You broke two of the Southern Baptist Convention's irrefutable laws on church leadership, which say:
"The week before you ask your church to vote on whether or not to follow your leadership in starting a costly new ministry (like a K-12 school for example), never send the president of your trustees to conduct a Wednesday night business meeting to fool your congregation into blindly passing significant changes to the church bylaws with no explanation or discussion prior to or in the meeting."
"Don't make it as difficult as you can for members to read proposed bylaw changes by treating them as classified documents and putting serial numbered copies in the library, requiring them to be signed out, and having the librarian clearly explain that they mustn't leave the library. In fact its best to make the proposed changes readily available to members by implementing very creative initiatives like making copies and passing them out, summarizing the changes in the bulletin, if your church has a website posting the information so all members can have access to it, and even have the pastor tell the people what the changes are and why they are being proposed - especially if he is the one who desires the changes."
You were so close to getting your school approved by us, and then you go and do this. Right up there with "4th and Dumb".
Congregations tend to not like it when their leadership tricks them into voting for changes to the bylaws on Wednesday nights. At least the thinking members of the congregation don't like it. Doing this tends to tick people off, and it lowers significantly their support for your proposed new ministry.
It is my hope that this Wednesday night the church does NOT approve your vote on whether to start down the First Brunson Academy route. If we vote "No", it doesn't mean we never want to start a school, it means that now is not the right time. It means you haven't demonstrated yourself worthy of leading us into this venture - at least not yet. A "No" vote means that you've just thrown us for a loop by pulling the wool over our eyes while you changed our bylaws with hardly anyone noticing, you making very obvious and orchestrated attempt to conceal the changes, and to identify those who have bothered to read them and therefore your credibility is now in question, sir.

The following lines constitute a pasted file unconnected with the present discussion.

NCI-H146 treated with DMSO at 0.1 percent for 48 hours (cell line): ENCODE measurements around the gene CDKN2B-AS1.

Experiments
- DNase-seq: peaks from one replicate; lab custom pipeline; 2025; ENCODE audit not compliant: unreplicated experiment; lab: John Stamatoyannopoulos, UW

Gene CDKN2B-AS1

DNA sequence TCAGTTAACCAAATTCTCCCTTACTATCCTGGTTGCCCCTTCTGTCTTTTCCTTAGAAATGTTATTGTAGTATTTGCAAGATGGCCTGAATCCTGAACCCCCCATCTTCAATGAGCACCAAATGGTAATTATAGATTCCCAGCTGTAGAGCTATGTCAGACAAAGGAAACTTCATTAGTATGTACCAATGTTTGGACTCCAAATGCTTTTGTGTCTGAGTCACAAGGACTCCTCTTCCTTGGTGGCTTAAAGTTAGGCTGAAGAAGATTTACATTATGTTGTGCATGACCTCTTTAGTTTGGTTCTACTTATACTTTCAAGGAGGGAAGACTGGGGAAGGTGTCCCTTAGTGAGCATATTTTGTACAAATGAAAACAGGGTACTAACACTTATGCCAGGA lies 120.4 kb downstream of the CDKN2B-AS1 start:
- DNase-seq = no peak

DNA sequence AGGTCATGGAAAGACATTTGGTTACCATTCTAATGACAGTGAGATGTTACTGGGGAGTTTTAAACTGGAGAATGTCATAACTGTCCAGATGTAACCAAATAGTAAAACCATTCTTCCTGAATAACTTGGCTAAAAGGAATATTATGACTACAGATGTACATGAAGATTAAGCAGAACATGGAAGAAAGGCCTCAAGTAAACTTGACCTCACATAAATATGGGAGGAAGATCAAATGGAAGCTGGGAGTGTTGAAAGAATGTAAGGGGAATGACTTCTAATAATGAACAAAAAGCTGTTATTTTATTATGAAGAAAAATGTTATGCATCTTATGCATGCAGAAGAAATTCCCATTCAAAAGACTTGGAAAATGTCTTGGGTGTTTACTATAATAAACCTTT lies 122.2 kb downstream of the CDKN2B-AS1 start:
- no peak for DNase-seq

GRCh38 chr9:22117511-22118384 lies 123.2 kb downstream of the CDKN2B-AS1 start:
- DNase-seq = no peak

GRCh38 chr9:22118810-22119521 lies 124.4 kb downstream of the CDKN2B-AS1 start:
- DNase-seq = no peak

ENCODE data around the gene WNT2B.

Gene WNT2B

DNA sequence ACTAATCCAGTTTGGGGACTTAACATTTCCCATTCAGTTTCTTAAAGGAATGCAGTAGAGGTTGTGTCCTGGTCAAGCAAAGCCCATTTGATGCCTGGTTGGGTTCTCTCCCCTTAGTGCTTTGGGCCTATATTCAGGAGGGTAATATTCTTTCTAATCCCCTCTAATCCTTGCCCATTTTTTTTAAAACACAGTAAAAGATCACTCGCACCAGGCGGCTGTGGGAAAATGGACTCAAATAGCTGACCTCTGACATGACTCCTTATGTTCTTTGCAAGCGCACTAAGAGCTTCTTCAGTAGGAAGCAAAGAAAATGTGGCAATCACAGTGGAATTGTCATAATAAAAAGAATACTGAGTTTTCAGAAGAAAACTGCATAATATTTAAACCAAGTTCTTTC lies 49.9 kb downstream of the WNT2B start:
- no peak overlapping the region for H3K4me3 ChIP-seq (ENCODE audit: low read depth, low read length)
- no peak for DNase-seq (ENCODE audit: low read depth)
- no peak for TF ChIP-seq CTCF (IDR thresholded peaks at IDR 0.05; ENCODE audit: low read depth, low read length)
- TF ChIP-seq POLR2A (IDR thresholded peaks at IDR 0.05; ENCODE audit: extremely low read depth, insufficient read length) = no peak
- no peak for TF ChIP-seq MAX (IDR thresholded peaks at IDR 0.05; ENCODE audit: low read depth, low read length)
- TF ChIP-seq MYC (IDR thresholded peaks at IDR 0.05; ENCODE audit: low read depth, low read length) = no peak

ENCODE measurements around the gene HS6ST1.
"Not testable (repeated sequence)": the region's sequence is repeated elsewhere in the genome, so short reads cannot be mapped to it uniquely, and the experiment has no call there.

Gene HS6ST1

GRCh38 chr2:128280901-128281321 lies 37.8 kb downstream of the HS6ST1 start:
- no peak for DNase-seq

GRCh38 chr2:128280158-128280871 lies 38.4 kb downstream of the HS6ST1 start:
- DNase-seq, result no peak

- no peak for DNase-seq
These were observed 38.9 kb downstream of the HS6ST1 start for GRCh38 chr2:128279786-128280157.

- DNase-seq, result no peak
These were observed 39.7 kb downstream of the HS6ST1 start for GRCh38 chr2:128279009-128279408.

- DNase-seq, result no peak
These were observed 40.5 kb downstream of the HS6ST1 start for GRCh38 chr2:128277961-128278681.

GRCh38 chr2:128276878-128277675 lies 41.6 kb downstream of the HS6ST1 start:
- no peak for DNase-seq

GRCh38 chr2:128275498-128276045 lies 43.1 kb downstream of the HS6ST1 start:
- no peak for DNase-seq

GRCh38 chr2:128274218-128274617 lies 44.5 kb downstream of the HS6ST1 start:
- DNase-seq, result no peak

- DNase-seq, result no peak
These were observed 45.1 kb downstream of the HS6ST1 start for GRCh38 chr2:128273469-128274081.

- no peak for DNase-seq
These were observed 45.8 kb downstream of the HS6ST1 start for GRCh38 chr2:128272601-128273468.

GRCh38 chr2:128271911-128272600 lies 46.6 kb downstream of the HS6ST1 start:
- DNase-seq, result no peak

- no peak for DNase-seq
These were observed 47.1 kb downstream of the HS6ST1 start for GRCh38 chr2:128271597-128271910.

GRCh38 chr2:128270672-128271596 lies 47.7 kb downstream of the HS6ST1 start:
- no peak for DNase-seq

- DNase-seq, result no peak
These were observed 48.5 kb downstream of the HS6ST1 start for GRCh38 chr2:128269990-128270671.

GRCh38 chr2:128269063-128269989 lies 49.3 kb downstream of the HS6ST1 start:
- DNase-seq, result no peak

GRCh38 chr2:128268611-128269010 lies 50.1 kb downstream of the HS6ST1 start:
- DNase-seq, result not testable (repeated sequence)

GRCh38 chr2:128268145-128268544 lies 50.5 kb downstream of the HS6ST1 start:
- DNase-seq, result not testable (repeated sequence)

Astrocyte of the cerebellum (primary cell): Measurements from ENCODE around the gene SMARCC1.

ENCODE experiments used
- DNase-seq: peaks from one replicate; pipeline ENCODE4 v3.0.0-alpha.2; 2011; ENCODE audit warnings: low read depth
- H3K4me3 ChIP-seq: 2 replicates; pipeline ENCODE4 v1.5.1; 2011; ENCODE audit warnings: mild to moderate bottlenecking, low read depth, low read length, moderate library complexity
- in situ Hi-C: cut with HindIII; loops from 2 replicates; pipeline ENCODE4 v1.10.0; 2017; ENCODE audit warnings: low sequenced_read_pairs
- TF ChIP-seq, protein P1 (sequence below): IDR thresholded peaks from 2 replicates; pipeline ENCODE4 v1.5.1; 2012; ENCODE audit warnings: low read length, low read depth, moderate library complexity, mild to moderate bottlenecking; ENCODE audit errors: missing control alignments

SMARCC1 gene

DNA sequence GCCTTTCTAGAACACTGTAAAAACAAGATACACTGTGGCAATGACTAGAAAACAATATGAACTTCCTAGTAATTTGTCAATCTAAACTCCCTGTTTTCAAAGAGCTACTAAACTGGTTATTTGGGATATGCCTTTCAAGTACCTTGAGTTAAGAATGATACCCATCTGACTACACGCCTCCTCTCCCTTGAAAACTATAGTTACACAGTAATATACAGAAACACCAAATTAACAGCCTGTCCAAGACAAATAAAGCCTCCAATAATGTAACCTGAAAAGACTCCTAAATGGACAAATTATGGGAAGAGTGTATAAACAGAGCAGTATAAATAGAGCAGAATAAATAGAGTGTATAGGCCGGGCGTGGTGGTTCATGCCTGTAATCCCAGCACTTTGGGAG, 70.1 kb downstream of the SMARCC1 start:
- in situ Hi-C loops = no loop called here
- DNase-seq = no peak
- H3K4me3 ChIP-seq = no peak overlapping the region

A "No" vote means we want you to do the following:
1. Immediately hold a Wednesday night meeting to revoke the bylaw changes voted on Wednesday night. No, its too late now for you to give us one of your 60-second "van-down-by-the-river", after-the-fact explanation of the bylaw changes. That won't be good enough. You have shown us that your explanations after-the-fact are shallow and empty of substance. We asked you why you were holding the "Time to Stand for Israel" since it was not about evangelism but about raising money for a Jewish hospital and you bravely told us "Jesus was a Jew, and we got our bibles from the Jews". Uh, we already knew that, and that wasn't what we were asking, and we were wanting you to explain how deciding to hold this fund raiser was congruent with this statement and others similar to it that you've made several times. So we would like you to apologize to the members, especially those present for the Wednesday night November 28th, 2007 business meeting, for changing the bylaws in the rush and hidden manner you did, and bring a motion to revoke the changes. Then, feel free to explain to us what the changes are, give us copies of the bylaws and the proposed changes. You are then perfectly free to explain the need for a "disciplinary committee". You are free to explain how it will operate. You are free to explain all of the significant proposed changes and rally support for them! Then we can vote on your by law changes again once we are informed! If you missed the meeting and the vote, click here to listen yourself (listen closely and you'll hear the 10 "recalcitrants" who did read the bylaw changes and voted no).